While most Sedums are well behaved, there are a few that are vigorous growers and yes, some are invasive. This photo shows Sedum aizoon 'Lemon Snowflakes'. It's not invasive but I would list it as vigorous. The original clump grows at a nice pace but it sneaks out seedlings that pop up in the general vicinity. Thankfully it is so pretty and so few people grow it that I've found homes for all those seedlings.

The very first Nepeta I ever bought was at a local nursery named Franks. I didn't know anything about cat mints, didn't save the tag either but the name Nepeta mussinnii keeps popping up in my head. This plant seeds around all over but never choked out another plant. Best of all, I've put many of it's babies in large planters and they over winter just fine. They have such a long bloom season and look so lovely cascading about that I still wish I had more of them.

If you look carefully though you will also see the foliage of Violets in this bed. They are a bit harder to deal with and would have to be moved up the list at least to "agressive" and I know other people who would call them "invasive". It took a bit of practice but now when I weed this area I use a dandelion fork and pop out any violets that are in the middle of the dwarf Hosta.

Symphytum (comfrey) was on my wish list for years. The only variety I've found for sale is this pink one, 'Langham's Pink'. While I was highly warned by others, I bought five pots of this plant. Contrary to all advice, four years later they are still in clumps, not a runner or seedling to be found. I'd really like to try to divide these beauties up in a few weeks.

When it comes to finding out what plants are vigorous, aggressive or invasive, blogging just might be the best available tool. While there are plenty of great gardening books out there with this information, it might take you hours or days to find what you need to know. By going to the search tool at Blotanical, you can simply type in a plant name and instantly read about how it does in other gardens. Pretty cool! If only I had thought of that before I twisted Chris's arm for more Lysimachia...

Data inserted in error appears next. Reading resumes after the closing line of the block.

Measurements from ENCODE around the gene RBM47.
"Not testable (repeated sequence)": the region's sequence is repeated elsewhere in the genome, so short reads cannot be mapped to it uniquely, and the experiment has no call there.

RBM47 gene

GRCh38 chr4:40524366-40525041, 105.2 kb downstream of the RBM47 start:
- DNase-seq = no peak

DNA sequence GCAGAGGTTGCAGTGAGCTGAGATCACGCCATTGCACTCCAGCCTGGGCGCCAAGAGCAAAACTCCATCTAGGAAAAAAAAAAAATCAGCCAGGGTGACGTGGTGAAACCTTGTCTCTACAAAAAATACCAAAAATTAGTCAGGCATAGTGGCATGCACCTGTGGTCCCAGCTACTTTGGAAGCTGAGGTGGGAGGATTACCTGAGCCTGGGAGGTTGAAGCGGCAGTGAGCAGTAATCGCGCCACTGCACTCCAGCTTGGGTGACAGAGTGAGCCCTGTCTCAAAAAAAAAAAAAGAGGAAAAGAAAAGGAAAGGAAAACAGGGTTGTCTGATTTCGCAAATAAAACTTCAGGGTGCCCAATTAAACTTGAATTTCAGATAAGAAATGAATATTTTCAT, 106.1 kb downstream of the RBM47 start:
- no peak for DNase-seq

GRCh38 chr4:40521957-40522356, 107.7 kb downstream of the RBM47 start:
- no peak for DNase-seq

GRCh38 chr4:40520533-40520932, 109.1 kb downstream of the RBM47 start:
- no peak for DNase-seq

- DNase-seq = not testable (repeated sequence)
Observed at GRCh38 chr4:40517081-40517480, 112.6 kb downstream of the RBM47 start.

And now for the most distasteful task of all, time to empty the hearth and fireplace of all winter decorations. Other people might call those decorations "Christmas" decorations but thankfully we call them "winter" decorations so we can leave them up all winter. For the past month I've been averting my eyes every time I walk through the living room. It's a much hated job since it requires numerous trips up and down the attic stairs while loaded down with boxes. That's my ugly confession for the day.

24 comments:

Dave said...

You have such a huge collection of plants! i like the catmint. Once mine gets established I'll start taking cuttings of it. There should be a universal system for invasive plants. Maybe a big "I" should be on each tag but then I guess they wouldn't sell! Maybe a ratings system similar to the movie rating system would be good. It might be better than having to read through the creative lingo. Of course a lot of people go and don't look at that aspect and get stuck with an agressive-invasive plant. Good post!

Nancy J. Bond said...

As one who is still planning her perennial garden, this was a very informative article! Thanks.

Blue Fox said...

So much depends on your particular conditions - the soil type and winter cold and all that. My biggest thug is a beautiful golden lamium - it's a spreader and it self seeds, but the babies are green! I think it would still escape even in a pot. I never learn, it's a mint relative!

Frances, said...

HA, I thought that lysimachia firecracker sounded so pretty and it has been a thug. The foliage is a wonderful shade and maybe if the only thing we were trying to grow was trees and large shrubs it would make a fine groundcover. It is constantly being pulled and will eventually be brought under control, but we should have been warned. When I asked the nursery owner where it was purchased what to do, she said to spray round up on it!